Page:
1. Commit to a new healthy habit for one month.
Many lifestyle habits — not just eating and exercising — can affect your general health and your diabetes management. Some may affect your blood glucose levels directly, and others may have a more indirect effect, enabling or preventing you from carrying out your daily routines, for example. Rather than choose something you feel you “should” do, pick something you feel able and willing to do. Here are some ideas:
Get more sleep. Not getting enough sleep can increase insulin resistance, meaning your body requires more insulin to get glucose into your cells. This can lead to higher blood glucose levels and is believed to have other negative health effects. Inadequate sleep also tends to leave you feeling fatigued during the day, which is likely to make it harder for you to exercise, eat right, think, remember, and cope with stress.
Most adults need between 7 1/2 and 9 hours of sleep a night. Start your efforts to sleep more by setting and sticking to a regular bedtime and making your bedroom as dark and quiet as possible. For more tips on getting more sleep, go to “Getting the Sleep You Need.”
Drink more water. Dehydration can make you feel tired and headachy, and because thirst is often mistaken for hunger, it can also cause you to eat more. Drinking more water can make you feel better and help your body function better. But even if you’re not dehydrated, drinking more water in place of caloric or alcoholic beverages will likely be good for your health. Calories consumed in liquids don’t tend to satisfy hunger the way calories in food do, so it’s easy to drink a lot of calories without really noticing them. Quench your thirst with water, then eat food if you’re hungry.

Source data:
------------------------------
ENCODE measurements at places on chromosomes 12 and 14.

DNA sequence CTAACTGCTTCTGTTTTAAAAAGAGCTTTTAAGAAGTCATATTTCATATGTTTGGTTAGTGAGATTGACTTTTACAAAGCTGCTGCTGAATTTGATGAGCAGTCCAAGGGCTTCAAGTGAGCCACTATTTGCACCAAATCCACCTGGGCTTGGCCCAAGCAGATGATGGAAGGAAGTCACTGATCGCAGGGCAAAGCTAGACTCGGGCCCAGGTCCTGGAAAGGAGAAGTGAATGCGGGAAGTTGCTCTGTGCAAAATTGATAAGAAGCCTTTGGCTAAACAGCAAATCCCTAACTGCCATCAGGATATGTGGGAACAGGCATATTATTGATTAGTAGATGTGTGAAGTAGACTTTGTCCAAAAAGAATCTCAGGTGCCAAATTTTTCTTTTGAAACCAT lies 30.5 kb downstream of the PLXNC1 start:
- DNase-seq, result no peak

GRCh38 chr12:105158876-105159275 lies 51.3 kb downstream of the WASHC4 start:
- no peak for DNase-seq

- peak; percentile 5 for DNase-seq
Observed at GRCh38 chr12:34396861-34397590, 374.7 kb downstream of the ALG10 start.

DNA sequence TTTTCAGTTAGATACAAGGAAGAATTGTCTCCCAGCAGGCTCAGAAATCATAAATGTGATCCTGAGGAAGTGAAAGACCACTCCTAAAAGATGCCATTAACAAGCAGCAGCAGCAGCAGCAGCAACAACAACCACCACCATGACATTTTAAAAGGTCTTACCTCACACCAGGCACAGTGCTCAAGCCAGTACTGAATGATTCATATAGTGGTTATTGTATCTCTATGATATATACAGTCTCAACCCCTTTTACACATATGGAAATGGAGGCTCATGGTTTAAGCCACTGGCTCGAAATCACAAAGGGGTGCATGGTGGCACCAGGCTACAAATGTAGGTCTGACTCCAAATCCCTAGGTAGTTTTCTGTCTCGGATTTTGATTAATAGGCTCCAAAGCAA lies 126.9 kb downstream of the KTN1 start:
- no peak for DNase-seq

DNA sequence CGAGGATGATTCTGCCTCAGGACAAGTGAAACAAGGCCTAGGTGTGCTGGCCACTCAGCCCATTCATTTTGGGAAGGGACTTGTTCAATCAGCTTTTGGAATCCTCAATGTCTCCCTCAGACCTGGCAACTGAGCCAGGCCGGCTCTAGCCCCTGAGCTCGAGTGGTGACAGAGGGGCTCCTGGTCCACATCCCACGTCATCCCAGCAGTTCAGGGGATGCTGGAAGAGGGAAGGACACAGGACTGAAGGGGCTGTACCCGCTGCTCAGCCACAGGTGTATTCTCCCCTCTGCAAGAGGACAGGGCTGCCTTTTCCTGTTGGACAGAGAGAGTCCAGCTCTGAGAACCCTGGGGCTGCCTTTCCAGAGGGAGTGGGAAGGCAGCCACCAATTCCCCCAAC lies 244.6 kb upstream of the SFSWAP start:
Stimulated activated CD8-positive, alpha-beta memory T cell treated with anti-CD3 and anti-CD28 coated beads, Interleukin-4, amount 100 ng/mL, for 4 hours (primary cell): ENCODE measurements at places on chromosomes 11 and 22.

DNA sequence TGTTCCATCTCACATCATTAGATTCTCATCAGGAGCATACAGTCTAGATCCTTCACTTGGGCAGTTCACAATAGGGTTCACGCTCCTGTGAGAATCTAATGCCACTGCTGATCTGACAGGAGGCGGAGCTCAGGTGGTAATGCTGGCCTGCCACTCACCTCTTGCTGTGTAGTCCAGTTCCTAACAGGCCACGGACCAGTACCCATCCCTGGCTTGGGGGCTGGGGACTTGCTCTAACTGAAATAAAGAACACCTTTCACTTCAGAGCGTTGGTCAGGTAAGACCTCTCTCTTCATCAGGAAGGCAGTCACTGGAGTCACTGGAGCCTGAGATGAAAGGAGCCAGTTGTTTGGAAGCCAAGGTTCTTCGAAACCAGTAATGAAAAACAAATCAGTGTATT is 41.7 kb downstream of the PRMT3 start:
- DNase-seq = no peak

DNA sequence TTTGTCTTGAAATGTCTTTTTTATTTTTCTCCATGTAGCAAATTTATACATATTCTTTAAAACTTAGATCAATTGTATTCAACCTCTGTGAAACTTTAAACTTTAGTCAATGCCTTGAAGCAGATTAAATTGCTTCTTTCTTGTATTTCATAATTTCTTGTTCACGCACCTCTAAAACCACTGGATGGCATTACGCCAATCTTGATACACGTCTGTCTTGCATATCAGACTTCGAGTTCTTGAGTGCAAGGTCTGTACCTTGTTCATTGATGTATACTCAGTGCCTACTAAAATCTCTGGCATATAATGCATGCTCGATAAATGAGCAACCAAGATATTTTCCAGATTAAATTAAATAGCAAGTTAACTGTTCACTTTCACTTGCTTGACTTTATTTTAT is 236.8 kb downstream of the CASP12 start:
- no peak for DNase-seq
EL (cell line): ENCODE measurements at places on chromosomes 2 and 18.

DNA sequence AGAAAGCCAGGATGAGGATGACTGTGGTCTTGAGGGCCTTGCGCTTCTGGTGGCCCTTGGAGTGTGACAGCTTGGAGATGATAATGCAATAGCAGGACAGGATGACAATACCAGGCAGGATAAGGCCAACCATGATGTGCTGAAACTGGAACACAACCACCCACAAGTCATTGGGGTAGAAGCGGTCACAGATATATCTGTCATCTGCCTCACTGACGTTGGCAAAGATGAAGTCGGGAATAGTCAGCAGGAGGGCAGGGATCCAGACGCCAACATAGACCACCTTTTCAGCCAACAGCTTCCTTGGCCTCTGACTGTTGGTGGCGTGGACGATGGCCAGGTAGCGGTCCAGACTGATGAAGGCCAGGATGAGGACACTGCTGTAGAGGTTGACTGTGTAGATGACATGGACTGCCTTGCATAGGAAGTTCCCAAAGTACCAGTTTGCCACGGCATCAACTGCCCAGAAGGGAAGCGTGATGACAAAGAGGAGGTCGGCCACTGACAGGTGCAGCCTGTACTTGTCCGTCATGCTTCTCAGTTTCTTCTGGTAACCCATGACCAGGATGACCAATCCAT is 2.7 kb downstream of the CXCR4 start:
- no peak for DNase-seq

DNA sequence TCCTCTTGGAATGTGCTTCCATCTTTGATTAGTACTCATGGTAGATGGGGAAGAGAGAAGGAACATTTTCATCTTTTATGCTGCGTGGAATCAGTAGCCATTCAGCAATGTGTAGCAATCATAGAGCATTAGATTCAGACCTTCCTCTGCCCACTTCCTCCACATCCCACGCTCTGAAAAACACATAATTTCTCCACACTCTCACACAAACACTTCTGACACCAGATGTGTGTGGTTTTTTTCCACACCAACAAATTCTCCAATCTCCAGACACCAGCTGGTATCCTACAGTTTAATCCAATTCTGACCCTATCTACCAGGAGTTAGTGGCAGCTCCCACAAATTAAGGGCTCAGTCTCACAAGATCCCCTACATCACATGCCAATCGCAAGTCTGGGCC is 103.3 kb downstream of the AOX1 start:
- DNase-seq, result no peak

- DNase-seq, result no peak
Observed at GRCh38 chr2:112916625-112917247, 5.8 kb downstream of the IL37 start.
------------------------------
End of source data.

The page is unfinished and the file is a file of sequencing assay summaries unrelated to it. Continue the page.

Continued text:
Inspect your feet every day. You’ll probably find nothing of great interest on your feet in a month of daily checking, but it’s never too early to familiarize yourself with what your feet normally look like. That way, if something changes, you will notice more quickly. When checking your feet, note how easily you can see the bottoms of your feet. If you find it’s a strain, consider getting a hand mirror (possibly a lighted or magnified one) that allows you to see them with less effort.
Floss once a day. Periodontal, or gum, disease can negatively affect your diabetes control. Practicing good oral hygiene, including daily brushing and flossing, can go a long way toward preventing periodontal disease. Even if you hate flossing, commit to it for a month, then see whether it’s become a less-dreaded, more easily accomplished part of your daily routine.
Start using a pedometer. Vowing to “exercise more” is a difficult resolution to carry out. Clipping a pedometer to your belt or waistband every morning, on the other hand, is easy, and at the end of each day, you have a numerical readout of how active you were during the day. You may be surprised at how few — or how many — steps you take each day, but at least you know where you stand. When you’re ready, you can take the next step of deciding whether to purposely increase your daily steps. Many people aim for 10,000 steps a day, which is about 5 miles.
Try a new fruit or vegetable. Fruits and vegetables offer numerous nutrition benefits, including fiber, potassium, and other vitamins and minerals. While the amounts of various nutrients vary from one fruit or vegetable to the next — with darker-colored produce usually containing more nutrients — consuming a variety is an excellent way to reap a full range of benefits.